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Motrolix

Does The Ford Fusion Energi Think It’s A Fully-Electric Vehicle?

It seems that Ford has taken a few creative liberties with a new YouTube video highlighting the benefits of the Ford Fusion Energi Plug-In. The video showcases a man named David Fenton and his love affair with his Energi.

Fenton himself is no average Joe. He founded Fenton, a “social change communications agency” that pairs with nonprofits, foundations and companies pioneering true sustainability’.”

“Our campaigns change behavior, advance policy, build communities and transform thinking”, reads the website. “Using a range of communications tools — pr, advertising, social media, video, design, research and everything in between — we build campaigns that create lasting change.” In other words, Fenton benefits from the spot as much as Ford does. Even though it’s somewhat sneaky, that’s not our beef with the ad.

Fenton lives in a solar-powered house that’s covered with solar panels and he uses them to charge up his Ford Fusion Energi Plug-In Hybrid. He then describes how the Energi can drive solely on electricity: “100 percent of our power right now is from the solar panels.” He waxes lyrical about how “the sun can never go up in price” and how it feels terrific to “charge the car with free, clean solar energy and drive around on it”.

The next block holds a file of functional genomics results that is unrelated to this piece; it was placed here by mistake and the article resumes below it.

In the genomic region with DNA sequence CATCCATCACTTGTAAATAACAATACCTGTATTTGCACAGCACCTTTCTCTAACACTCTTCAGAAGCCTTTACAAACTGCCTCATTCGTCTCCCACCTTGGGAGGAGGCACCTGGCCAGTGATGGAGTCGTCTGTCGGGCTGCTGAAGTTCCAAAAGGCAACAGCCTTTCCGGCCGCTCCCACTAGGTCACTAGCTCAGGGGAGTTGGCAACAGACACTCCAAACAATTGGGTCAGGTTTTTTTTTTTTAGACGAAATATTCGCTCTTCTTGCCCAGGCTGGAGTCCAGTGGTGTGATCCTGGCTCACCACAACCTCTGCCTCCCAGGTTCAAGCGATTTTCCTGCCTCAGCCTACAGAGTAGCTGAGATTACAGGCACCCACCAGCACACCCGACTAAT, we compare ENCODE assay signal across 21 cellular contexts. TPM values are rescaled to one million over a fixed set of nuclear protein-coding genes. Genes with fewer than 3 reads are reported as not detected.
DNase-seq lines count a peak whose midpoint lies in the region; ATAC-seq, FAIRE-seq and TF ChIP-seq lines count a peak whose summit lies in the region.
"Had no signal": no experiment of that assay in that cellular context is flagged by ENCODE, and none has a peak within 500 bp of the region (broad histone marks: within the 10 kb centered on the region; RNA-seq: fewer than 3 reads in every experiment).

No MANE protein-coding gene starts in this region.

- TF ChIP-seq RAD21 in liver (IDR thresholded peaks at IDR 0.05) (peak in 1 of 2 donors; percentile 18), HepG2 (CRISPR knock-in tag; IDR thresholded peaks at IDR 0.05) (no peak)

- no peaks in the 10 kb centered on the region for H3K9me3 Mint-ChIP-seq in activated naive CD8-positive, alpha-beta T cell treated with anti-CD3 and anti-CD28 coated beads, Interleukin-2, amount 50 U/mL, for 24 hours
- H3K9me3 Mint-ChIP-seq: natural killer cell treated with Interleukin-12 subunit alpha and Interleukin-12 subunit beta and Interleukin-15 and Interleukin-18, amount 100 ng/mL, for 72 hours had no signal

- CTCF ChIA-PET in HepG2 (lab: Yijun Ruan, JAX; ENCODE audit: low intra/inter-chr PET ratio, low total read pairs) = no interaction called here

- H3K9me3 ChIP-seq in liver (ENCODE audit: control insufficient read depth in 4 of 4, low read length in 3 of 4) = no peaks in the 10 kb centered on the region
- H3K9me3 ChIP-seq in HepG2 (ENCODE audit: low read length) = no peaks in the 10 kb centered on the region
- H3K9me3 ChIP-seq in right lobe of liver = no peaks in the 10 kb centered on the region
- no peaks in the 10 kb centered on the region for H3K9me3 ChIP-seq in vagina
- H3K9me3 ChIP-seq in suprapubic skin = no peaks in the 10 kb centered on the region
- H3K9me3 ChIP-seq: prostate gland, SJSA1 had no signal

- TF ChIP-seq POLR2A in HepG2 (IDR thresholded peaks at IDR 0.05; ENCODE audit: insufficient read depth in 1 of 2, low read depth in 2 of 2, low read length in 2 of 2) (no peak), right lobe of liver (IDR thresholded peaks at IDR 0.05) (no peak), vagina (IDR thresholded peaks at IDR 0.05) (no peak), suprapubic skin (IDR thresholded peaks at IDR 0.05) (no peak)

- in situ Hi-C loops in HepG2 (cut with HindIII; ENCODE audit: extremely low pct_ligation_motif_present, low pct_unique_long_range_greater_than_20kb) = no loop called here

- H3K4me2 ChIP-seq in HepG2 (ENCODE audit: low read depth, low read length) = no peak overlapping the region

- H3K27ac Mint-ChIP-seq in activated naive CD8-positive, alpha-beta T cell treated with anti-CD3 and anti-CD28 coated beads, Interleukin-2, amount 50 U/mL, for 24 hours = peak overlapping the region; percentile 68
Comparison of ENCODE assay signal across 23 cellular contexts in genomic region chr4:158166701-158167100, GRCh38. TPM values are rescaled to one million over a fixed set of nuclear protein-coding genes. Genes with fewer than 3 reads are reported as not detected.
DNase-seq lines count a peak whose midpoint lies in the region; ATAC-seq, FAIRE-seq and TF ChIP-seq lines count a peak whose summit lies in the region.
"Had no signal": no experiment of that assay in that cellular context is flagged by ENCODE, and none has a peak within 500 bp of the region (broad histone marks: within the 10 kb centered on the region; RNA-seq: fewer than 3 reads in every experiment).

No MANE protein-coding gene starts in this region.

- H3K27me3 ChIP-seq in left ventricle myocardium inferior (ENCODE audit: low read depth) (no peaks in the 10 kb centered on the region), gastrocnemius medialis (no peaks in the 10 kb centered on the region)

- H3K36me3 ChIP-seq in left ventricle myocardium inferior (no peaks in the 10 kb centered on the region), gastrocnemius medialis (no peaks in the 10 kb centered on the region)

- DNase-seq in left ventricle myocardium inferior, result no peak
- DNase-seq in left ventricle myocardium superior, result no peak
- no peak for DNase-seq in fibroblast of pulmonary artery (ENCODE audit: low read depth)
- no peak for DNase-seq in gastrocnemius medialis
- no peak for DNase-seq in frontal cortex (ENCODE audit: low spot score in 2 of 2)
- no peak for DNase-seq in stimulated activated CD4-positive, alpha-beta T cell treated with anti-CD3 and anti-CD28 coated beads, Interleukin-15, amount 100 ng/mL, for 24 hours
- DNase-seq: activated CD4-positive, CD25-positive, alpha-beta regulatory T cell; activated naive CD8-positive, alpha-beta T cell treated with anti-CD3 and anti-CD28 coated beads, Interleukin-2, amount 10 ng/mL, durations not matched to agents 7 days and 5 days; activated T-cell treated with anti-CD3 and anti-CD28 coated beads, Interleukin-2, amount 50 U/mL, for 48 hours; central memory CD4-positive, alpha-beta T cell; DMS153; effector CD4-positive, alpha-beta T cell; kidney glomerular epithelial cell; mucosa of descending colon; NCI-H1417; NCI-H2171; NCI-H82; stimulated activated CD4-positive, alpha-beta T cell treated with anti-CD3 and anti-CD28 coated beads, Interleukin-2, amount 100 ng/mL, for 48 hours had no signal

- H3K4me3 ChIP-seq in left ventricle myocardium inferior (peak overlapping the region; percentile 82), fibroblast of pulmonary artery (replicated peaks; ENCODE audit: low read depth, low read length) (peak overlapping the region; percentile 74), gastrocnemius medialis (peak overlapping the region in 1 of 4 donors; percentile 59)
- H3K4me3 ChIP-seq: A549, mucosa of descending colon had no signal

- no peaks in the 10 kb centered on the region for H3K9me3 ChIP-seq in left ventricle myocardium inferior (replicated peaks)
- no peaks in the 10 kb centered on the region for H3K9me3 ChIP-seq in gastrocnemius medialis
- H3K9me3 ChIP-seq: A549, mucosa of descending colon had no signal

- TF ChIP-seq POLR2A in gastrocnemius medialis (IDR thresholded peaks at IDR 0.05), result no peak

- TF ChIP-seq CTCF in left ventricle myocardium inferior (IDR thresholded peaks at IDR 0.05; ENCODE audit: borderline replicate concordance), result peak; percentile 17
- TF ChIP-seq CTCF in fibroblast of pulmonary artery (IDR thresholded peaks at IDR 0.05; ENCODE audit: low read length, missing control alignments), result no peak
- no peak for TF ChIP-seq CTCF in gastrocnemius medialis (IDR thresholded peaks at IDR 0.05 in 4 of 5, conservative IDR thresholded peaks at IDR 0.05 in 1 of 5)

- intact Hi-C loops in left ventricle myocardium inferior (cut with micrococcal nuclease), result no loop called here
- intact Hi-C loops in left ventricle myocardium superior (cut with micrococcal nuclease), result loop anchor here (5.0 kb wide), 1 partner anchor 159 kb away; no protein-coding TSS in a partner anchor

And it probably does feel terrific. But only if it were true.

The Fusion Energi is a plug-in hybrid electric vehicle (PHEV) (also known as an extended-range electric vehicle (EREV) like a Chevy Volt or a Toyota Prius Plug-In Hybrid, not a full battery electric vehicle (BEV) like a Nissan Leaf or a Tesla Model S. Unlike the former vehicles, the Energi still requires gasoline to function and can only operate in electric-only mode for a mere 19 miles.

So, we love it that Fenton uses solar power to live on and to charge up his Fusion Energi, which has a combined gas/electric range of 550 miles. What we do have an issue with is the clear implication that Energi buyers will not need to rely on fossil fuels. That’s clearly not the case. Unless they only drive 19 miles between charging the car.

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